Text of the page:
I decided a long, long time ago that life is what you make it.
I was a shy kid. (No, really, I was!) In fact, in second grade, I was so enamored of my teacher and so shy that I was HORRIFIED at the thought of asking her for permission to go to the restroom. So instead, I sat at my little desk and wet my pants. Not once, but twice. After the second time, my Mom made me hang a green plaid double-knit homemade one-piece zippered-up jumpsuit in my locker, and I knew that if I wet myself again, I'd have to change into that horrid outfit. I don't know if she knew how much I hated it, but the fact that I can describe it in detail and still feel the wedgie it gave me speaks for itself. So does the fact that I decided I'd rather approach the front of the room and speak to Mrs. Wright than wear it.
In 7th grade, I was still shy, and utterly miserable. There were a million kids I didn't know, and I was too shy to do anything about it. I was a wallflower the whole year long, and was disgusted at myself for it. That summer, I decided it was now or never: I needed a reinvention. On the first day of 8th grade, I came out of my shell, complete with surround sound and strobe lights and a bullhorn. I would be SHY NO MORE. I realized almost immediately that life was grand when you actually had the courage to LIVE it. I never looked back.
In college, I was the queen of figuring out how to have fun on the cheap. Everything was reason to celebrate, God was worthy of all my praise, and life was just FUN. I couldn't afford anything I wanted - or even needed, for that matter - but it was okay. Just living on my own was enough. I applied a million times for credit at the electronics store near the video store where I worked. I NEEDED a stereo system. With all my heart, I wanted one. I applied every few months, and was denied each time. (Ding ding ding on my credit report. I had no idea I was making it worse!) But even with that minor heartbreak each time, I was okay. I'd just try again! It's not having what you want...It's wanting what you've got.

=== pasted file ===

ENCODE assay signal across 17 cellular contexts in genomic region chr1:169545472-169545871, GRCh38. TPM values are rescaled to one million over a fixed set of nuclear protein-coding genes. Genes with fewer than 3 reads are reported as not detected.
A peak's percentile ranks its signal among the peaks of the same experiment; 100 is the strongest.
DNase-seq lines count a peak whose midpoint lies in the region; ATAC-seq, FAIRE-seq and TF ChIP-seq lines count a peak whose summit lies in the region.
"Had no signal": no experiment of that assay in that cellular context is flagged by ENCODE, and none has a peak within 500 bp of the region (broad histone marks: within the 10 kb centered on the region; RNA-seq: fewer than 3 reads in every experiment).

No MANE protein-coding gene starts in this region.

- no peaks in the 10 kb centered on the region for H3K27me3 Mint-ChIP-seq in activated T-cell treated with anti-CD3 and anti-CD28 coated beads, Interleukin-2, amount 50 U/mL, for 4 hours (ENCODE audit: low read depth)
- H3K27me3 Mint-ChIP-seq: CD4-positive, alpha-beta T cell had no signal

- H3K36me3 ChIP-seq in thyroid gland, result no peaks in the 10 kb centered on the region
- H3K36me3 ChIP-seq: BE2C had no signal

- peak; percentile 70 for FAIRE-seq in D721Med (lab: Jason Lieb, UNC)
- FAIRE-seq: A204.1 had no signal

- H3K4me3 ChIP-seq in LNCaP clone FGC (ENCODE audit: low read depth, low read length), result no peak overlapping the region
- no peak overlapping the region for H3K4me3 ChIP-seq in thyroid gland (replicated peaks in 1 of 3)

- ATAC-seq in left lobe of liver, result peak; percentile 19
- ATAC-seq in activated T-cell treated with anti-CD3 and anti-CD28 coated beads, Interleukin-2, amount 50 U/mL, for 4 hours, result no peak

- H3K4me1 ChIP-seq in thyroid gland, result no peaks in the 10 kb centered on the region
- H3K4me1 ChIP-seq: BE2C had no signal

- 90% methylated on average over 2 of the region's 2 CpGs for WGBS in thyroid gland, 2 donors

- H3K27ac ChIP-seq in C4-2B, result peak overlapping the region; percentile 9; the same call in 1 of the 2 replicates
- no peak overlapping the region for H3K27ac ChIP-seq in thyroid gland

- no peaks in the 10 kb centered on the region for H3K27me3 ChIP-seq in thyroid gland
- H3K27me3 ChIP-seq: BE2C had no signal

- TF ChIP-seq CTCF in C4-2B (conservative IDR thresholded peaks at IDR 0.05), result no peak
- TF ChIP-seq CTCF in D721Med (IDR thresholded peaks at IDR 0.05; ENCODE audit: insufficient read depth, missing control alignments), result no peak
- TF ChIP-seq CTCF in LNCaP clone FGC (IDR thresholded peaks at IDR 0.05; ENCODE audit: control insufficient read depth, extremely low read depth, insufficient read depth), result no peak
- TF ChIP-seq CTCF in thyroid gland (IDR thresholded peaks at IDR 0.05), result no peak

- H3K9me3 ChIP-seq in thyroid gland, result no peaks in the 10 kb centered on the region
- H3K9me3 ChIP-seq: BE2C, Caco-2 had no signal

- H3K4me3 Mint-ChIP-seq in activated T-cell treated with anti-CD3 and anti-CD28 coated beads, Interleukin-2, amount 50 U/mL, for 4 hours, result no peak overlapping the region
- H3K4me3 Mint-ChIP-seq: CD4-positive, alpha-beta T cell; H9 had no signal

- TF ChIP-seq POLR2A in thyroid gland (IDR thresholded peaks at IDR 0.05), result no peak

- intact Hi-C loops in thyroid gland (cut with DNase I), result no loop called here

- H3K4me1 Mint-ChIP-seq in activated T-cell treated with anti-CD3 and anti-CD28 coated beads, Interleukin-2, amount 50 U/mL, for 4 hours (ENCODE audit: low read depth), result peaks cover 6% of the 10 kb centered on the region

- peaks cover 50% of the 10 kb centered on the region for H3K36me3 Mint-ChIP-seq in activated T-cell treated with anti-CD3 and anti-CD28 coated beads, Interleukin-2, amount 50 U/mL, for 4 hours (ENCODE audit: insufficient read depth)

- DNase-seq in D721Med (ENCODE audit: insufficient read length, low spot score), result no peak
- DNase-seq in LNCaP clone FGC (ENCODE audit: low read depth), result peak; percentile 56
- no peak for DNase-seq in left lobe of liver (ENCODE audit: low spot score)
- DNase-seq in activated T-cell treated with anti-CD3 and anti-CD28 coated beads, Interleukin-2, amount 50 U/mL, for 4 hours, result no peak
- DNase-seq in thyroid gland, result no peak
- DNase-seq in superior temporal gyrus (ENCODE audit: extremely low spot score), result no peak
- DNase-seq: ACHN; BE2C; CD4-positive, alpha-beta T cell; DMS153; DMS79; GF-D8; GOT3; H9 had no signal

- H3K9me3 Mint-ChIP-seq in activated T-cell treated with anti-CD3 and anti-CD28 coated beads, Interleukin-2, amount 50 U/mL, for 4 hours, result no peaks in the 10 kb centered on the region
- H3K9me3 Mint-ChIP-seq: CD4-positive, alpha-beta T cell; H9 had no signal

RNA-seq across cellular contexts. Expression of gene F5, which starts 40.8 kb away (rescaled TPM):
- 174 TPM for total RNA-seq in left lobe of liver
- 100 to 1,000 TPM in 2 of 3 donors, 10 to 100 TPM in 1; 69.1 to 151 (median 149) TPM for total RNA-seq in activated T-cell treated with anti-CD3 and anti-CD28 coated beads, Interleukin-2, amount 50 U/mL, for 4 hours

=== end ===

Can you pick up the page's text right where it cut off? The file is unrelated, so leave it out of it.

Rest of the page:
As an eternal optimist, I've always given people the benefit of the doubt. I always think people can change, even after proving me wrong 12 times in a row. Some of my deepest heartache has come from believing and hoping in that. Finally, sometime in the last decade, I learned that it wasn't my responsibility to make miserable people happy, or to save people who wanted to flounder, or to join the cast of people who needed their lives to be Lifetime dramas. I allowed myself to let go. That part was easy; getting over the guilt of letting go was a lot harder. Every time I turn around I'm looking up, you're looking down...Maybe something's wrong with you That makes you act the way you do
I'm not saying I never have bad days. Word To The Mommas, I do. In fact, I'm coming off a pretty nasty streak of funk right now. But for the most part, my mantra is to soak up the sun. Sometimes I have to give myself a swift kick in the pants and tell myself to lighten up, but...
"I've got no one to blame. For every time I feel lame I'm looking up..."